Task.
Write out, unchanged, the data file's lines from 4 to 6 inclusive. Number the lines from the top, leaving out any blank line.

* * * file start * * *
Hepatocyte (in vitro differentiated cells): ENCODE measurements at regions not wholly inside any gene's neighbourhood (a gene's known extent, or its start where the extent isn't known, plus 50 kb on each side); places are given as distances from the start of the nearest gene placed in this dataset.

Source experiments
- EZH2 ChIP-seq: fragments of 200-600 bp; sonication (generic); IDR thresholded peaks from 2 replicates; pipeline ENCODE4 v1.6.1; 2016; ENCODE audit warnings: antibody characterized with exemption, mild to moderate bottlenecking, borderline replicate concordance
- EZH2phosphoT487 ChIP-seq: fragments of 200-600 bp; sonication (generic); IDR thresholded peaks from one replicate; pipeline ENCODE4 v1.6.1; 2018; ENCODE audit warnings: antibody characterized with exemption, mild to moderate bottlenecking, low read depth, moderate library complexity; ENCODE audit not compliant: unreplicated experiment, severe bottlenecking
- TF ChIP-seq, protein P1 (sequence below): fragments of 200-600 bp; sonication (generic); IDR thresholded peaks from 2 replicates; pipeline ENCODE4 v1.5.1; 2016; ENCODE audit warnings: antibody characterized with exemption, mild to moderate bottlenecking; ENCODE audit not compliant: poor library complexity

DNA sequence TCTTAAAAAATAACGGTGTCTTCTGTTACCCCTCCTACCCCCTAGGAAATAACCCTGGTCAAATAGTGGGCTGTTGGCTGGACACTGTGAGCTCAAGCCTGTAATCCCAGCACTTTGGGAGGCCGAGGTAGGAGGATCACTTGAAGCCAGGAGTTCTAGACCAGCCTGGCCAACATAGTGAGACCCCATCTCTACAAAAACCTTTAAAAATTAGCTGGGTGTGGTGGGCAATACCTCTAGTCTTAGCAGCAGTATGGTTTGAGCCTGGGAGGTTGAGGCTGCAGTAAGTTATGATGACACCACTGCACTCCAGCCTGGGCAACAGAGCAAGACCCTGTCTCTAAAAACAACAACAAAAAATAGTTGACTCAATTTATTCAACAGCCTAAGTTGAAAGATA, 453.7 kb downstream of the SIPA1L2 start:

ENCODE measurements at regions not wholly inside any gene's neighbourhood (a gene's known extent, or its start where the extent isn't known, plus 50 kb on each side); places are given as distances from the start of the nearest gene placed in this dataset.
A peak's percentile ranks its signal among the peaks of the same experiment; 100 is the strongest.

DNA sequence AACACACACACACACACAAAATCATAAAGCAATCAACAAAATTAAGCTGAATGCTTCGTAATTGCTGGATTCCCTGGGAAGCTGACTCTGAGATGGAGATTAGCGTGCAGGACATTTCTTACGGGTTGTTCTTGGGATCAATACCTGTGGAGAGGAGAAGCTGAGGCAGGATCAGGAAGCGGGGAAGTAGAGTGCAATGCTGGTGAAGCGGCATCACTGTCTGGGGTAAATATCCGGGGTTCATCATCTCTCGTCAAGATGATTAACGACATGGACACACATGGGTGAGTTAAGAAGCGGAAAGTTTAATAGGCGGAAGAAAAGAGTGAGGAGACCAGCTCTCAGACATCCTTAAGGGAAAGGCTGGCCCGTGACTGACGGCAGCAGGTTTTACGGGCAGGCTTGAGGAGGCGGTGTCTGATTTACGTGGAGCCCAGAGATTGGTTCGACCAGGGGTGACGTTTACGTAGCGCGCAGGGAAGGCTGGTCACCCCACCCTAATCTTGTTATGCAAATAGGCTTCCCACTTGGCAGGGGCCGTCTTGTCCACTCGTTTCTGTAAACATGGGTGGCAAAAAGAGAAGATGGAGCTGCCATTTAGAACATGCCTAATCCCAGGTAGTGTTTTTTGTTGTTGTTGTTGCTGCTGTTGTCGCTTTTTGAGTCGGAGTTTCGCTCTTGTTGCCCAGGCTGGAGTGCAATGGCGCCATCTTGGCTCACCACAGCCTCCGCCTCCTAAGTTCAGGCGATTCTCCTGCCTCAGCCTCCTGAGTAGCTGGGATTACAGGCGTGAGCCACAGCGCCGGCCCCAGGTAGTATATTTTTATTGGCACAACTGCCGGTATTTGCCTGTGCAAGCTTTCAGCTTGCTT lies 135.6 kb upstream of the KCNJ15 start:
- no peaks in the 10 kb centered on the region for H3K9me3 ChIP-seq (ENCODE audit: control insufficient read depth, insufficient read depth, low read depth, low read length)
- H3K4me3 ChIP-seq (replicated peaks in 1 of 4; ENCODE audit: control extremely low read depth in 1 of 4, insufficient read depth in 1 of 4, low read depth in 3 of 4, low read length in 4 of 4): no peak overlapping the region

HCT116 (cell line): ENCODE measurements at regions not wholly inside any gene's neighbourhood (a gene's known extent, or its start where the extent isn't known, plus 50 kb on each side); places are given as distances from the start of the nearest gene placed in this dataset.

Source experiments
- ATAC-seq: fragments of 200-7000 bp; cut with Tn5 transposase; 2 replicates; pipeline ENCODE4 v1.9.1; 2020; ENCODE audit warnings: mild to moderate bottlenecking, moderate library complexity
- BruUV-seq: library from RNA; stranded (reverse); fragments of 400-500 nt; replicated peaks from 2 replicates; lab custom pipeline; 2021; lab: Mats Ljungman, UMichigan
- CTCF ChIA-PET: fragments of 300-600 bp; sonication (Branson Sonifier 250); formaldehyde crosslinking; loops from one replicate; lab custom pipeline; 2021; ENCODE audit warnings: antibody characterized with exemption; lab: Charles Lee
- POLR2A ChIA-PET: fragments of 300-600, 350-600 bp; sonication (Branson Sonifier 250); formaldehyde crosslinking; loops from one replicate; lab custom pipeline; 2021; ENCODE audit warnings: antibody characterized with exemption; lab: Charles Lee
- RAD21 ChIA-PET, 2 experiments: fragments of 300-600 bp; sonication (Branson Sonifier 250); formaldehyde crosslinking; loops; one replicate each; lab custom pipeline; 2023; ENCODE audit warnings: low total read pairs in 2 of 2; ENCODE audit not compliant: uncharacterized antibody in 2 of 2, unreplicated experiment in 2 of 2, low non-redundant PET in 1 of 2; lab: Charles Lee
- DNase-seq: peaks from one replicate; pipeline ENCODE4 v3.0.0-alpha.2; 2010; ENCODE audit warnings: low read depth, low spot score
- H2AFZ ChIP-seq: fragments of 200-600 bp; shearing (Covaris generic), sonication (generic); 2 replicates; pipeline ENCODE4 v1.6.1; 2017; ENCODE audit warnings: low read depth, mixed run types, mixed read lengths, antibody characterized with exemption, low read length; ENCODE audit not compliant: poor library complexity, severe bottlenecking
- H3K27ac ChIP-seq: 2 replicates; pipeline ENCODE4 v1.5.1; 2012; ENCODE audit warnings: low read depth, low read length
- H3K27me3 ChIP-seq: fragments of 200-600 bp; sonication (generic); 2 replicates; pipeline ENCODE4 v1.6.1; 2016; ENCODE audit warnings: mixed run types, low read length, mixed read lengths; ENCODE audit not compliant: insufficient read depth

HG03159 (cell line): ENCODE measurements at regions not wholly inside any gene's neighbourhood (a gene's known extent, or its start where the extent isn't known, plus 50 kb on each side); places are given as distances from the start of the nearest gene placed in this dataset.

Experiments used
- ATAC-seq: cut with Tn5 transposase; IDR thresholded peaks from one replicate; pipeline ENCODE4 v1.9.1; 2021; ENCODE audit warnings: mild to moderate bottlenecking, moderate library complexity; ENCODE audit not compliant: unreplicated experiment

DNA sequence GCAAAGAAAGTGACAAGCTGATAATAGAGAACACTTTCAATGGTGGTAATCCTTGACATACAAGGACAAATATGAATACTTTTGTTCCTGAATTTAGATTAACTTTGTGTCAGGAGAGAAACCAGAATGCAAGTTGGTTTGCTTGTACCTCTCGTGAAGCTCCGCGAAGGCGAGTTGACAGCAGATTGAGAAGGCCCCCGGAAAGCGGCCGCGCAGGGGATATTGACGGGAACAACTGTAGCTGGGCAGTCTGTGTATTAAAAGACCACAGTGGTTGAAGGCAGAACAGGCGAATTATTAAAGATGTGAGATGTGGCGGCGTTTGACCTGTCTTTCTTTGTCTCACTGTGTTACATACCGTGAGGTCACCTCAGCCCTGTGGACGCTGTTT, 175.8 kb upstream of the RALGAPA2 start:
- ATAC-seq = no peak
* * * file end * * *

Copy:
- EZH2phosphoT487 ChIP-seq: fragments of 200-600 bp; sonication (generic); IDR thresholded peaks from one replicate; pipeline ENCODE4 v1.6.1; 2018; ENCODE audit warnings: antibody characterized with exemption, mild to moderate bottlenecking, low read depth, moderate library complexity; ENCODE audit not compliant: unreplicated experiment, severe bottlenecking
- TF ChIP-seq, protein P1 (sequence below): fragments of 200-600 bp; sonication (generic); IDR thresholded peaks from 2 replicates; pipeline ENCODE4 v1.5.1; 2016; ENCODE audit warnings: antibody characterized with exemption, mild to moderate bottlenecking; ENCODE audit not compliant: poor library complexity

DNA sequence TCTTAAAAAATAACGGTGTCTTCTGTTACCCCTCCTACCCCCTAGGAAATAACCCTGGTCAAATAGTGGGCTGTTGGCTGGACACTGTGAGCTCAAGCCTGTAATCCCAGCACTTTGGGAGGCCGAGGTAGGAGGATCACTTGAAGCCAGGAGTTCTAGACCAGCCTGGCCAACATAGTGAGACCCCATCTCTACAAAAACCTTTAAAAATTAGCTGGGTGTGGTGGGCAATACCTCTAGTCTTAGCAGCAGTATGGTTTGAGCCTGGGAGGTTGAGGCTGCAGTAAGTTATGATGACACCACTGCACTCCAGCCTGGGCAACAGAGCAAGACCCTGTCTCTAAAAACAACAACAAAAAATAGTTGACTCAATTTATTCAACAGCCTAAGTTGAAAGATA, 453.7 kb downstream of the SIPA1L2 start: